Okay, so I know I’m for reals behind on posting on here about books I’ve read and life in general. I’m now going to hit you with a few paragraphs about what I’ve been reading and how it’s impacted me and my quest to write the next great American (YA) novel.

The last book I wrote about here was “The Spectacular Now”, which was a bunch of books ago… so here’s what I’ve read in the past few weeks:

“Two Boys Kissing” by David Levithan – I flew through this book because I seriously could not put it down. (I posted a summary/recommendation of it on the Fandom For Equality blog – I urge you to check it out here.) There were no chapter breaks, yet the story bounced around between several storylines that mostly revolved around two boys (high school ex-boyfriends) trying to set a world record for longest kiss. The story was beautifully told via omniscient narrators (gay men who lived/died during the AIDS epidemic) who punctuated the plot with wisdom and a constant reminder that there is so much potential for positive change. This was the second thing I read from Levithan (he wrote the half of “Will Grayson, Will Grayson” that John Green did not…) and I fell more in love with his writing style. This book was heartbreaking and hopeful in the best ways possible and definitely made a lasting impact on me.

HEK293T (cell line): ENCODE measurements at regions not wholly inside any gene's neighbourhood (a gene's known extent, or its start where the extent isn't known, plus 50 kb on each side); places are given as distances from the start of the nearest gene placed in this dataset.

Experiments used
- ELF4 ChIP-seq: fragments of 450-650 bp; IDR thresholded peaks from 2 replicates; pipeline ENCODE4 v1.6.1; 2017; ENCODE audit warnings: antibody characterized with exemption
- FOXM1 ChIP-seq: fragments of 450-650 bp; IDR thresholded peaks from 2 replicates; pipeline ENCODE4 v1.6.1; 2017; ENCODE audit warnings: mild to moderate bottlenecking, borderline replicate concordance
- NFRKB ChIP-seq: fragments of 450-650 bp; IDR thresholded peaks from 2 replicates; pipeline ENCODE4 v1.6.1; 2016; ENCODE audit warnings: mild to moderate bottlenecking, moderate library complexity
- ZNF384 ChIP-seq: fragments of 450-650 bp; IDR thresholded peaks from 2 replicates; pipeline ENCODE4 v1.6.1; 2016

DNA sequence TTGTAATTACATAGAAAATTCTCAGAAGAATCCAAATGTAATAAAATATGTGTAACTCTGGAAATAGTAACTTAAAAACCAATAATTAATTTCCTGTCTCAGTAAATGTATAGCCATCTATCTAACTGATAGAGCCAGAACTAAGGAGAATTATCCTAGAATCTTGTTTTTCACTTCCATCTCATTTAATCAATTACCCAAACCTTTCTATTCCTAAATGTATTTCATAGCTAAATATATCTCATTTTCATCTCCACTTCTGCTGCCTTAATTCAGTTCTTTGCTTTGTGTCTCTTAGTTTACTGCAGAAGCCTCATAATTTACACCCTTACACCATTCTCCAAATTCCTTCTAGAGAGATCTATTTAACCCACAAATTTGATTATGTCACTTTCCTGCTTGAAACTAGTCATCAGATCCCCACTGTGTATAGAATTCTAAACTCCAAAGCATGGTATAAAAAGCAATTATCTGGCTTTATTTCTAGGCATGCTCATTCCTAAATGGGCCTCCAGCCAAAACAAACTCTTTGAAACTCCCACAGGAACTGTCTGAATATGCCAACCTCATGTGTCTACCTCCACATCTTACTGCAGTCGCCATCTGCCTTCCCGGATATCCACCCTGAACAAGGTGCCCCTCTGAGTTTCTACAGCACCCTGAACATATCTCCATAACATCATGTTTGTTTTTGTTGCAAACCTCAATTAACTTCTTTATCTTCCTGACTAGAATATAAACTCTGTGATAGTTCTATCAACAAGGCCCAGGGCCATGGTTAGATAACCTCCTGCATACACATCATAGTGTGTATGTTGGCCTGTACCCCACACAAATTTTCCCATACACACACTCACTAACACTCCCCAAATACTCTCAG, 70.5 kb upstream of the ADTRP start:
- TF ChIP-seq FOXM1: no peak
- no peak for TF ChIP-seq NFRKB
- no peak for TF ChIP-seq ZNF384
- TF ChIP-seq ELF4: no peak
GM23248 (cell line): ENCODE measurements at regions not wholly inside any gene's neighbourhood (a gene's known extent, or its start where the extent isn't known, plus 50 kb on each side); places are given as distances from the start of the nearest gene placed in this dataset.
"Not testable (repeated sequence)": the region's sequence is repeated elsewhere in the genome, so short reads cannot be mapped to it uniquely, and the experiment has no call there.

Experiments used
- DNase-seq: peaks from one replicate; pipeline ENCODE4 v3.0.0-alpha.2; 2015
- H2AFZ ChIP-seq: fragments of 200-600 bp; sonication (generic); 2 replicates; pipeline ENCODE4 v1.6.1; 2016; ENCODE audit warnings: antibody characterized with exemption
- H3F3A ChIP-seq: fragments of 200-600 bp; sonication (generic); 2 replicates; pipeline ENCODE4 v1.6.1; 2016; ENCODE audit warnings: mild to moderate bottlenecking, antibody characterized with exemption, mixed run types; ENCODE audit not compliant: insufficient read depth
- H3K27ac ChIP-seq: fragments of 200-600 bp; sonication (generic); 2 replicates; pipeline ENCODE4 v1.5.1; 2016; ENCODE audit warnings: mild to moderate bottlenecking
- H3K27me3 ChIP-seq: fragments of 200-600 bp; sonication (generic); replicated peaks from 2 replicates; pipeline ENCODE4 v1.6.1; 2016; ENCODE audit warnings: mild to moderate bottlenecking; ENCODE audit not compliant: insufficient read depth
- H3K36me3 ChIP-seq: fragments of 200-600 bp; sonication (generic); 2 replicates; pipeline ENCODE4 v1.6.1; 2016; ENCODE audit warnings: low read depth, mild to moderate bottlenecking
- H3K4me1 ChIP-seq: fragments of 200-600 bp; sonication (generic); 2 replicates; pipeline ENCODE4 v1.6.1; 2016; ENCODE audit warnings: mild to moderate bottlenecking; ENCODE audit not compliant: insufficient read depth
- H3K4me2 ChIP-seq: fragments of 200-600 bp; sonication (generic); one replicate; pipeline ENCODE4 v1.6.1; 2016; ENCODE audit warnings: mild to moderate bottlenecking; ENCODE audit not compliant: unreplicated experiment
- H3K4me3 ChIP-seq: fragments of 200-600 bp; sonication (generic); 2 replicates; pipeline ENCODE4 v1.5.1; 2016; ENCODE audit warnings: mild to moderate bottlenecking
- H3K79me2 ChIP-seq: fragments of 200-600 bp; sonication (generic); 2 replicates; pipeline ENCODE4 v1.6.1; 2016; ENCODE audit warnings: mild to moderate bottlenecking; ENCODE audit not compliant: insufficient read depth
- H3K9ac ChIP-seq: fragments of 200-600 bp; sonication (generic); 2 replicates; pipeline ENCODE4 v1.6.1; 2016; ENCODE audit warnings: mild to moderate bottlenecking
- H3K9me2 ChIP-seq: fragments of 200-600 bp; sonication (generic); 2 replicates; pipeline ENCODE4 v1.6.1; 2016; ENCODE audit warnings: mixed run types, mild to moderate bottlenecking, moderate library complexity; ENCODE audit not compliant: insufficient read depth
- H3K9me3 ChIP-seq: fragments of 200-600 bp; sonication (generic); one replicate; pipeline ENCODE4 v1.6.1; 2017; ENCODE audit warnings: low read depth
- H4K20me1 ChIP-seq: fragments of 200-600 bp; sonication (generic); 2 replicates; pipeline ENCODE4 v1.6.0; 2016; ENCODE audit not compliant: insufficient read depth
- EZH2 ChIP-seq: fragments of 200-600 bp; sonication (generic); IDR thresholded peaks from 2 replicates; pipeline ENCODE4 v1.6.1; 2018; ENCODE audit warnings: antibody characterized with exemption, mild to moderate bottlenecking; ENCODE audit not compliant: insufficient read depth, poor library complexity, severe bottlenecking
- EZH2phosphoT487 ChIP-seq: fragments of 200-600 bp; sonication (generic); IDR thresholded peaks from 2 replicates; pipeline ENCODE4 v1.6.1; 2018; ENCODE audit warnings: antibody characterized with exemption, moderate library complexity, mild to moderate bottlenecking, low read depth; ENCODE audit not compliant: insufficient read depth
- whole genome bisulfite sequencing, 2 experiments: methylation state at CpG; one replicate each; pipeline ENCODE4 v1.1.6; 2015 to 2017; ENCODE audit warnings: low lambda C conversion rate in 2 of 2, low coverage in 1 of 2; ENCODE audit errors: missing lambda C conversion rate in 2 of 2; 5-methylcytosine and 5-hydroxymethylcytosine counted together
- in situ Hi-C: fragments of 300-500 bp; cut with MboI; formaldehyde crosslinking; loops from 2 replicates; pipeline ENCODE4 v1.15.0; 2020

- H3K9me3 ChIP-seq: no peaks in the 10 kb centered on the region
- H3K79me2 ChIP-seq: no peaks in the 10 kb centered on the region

“Love is the Higher Law” – by David Levithan – See, I told you I was in love with Levithan’s writing style. So much so that I immediately sought out anything else he wrote. The library only had this book, so I grabbed it as fast as I could and plowed through this in a couple days. This book takes place during and after 9/11 and is told from the points of view of three teenagers whose lives all intersect because of school or mutual friends. It was an interesting read because the characters were about the age I was when 9/11 happened and the story took place in the neighborhood in NYC where I presently work. (I lived in Ohio in 2001. After moving around the Midwest a bunch, I ended up in NYC in 2012.) The book had a lot to do with relationships forged in the time of tragedy. That’s not to say that those relationships don’t mean anything, but people bonding over a shared experience of pure terror is definitely a unique way to meet, for better or worse.